US Can't Afford to Forget About Afghanistan Yet Again
US Marine Sgt. Cody Turpen from Kilo Company of the 3rd Battalion 8th Marines Regiment shakes hand with Afghan children during a patrol in Garmser district in southern Helmand Province on June 22, 2012. (Adek Berry/AFP/GettyImages)
U.S. foreign policy toward South Asia has been marked by short-term priorities and — according to many of those interviewed for a forthcoming Asia Society report, The United States and South Asia after Afghanistan — a recurring lack of long-term, strategic thinking. Nothing illustrates this better than the case of U.S. policy toward Afghanistan.
The longest standing U.S. diplomatic relationship in South Asia is with Afghanistan. The United States recognized Afghanistan in 1921 and established diplomatic relations in 1935, although a legation office in Kabul was opened only in June 1942. U.S. interests in Afghanistan were limited at first, although Kabul acquired importance during World War II.
U.S. policy supported Afghan neutrality, although Washington did provide a significant aid program starting in the 1950s (as did the Soviets). Then Vice President Richard Nixon visited Afghanistan in 1953, but for much of the period until the mid-1970s, the country did not attract a lot of policy attention in Washington. U.S. policy papers on Afghanistan in 1960 concluded that "vital United States objectives are best served if Afghanistan remains neutral, independent, and not over-committed to the Soviet bloc." As former Deputy Assistant Secretary of State for Near Eastern and South Asian Affairs Howard Schaffer would later note, Afghanistan "was not very significant in U.S.-India relations — and did not become so until the Soviets made their move in December 1979."
The Soviet invasion changed everything. Suddenly Afghanistan was at the heart of U.S. South Asia policy. India and Pakistan were seen through the shadow of U.S. Afghanistan policy. Once the Soviets were expelled from Afghanistan, U.S. interest dropped precipitately, and the 1990s saw relatively little American attention paid to events in the country. Since 9/11, there has been a renewed focus on Afghanistan in Washington. Asia Society interviews with a large group of U.S. foreign policy practitioners emphasized the need to continue paying attention to Afghanistan.
As the forthcoming Asia Society report on the United States and South Asia argues, the best way to embed a long-term, sustained interest in Afghanistan is to make sure that it is a core part of an integrated, regional strategy. The United States has a continuing interest in the stability and development of Afghanistan — and one that will endure beyond 2014. As the report underlines, strong bilateral relationships with Kabul, New Delhi, and Islamabad will be vital to a successful regional policy.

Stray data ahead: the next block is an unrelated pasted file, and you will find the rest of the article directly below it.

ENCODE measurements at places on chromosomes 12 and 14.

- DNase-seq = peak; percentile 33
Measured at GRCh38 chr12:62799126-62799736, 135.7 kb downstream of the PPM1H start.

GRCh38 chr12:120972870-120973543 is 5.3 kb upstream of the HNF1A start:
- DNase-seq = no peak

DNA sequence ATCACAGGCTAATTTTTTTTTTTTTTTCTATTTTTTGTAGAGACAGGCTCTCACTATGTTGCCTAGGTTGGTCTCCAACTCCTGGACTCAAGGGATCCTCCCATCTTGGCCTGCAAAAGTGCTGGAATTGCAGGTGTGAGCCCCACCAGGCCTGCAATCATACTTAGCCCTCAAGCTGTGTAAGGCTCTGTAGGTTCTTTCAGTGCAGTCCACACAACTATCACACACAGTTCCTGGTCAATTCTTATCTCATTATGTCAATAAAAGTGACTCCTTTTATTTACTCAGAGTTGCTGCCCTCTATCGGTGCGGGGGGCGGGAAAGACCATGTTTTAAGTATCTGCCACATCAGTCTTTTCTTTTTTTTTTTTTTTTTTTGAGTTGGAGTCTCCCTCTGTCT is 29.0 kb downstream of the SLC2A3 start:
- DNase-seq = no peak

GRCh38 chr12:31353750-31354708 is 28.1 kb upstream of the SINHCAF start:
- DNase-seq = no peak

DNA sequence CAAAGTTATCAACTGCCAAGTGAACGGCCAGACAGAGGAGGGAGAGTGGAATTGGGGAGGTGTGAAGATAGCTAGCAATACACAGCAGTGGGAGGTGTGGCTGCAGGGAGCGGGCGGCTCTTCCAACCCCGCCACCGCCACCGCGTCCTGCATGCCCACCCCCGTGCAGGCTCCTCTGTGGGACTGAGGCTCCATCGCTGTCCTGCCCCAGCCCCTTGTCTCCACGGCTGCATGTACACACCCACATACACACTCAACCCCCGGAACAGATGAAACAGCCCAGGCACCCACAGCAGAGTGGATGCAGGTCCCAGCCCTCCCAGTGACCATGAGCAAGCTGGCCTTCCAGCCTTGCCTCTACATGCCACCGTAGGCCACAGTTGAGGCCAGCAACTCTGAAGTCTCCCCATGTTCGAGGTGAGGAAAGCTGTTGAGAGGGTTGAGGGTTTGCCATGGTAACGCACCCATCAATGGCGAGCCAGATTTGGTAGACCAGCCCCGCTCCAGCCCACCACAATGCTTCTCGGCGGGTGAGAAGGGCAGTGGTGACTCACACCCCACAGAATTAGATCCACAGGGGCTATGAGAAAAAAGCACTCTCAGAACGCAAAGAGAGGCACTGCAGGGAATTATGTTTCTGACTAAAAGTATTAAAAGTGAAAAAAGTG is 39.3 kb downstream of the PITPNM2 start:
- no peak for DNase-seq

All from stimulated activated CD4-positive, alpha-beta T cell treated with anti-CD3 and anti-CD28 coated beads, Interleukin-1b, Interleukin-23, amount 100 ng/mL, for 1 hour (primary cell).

Afghanistan deserves serious attention but cannot — and for its own interests, should not — be the only focus of U.S. regional security concerns. Unlike the early 1990s, the United States should not and will not leave Afghanistan to its neighbors alone. And incorporating Afghanistan — along with other South Asian states — into a new, Asia-wide U.S. strategy is one of the best ways to guarantee that the United States will not repeat the mistakes of the past. As the report underlines:
Afghanistan remains important to the United States, both to ensure that terrorist groups do not use its soil again to threaten America and because a stable political transition in that country is a necessary ingredient of regional stability. This requires continuing policy attention toward Afghanistan rather than any precipitate drop-off, as had been the case after past intense foreign policy crises. As the government of Afghanistan takes greater responsibility for security, Washington will need to pay closer attention to internal politics in Afghanistan and the regional balance of power. Politics will likely shape Afghanistan’s future security, raising the importance of high-quality political reporting and influencing by U.S. officials.
One former assistant secretary of state said that during the 1990s "there wasn’t a lot of attention given to a broad South Asia strategy." This has changed with Secretary of State Hillary Clinton's focus on the "New Silk Road" to connect Central, South, and Southeast Asia. The second Obama administration should take the opportunity not just to evaluate the U.S.-South Asia relationship, but to set out a long-range vision of how the relationship with the region should evolve. The best guarantee of an effective, durable, and consistent approach to Afghanistan is a properly constituted, long-term U.S. strategy toward South Asia.
Asia Society’s forthcoming report, The United States and South Asia after Afghanistan, will be available in print and for download on Dec 10. The launch of the report will be accompanied by events in Washington D.C. (Dec. 11), New York (Dec. 12), and New Delhi (Dec. 20).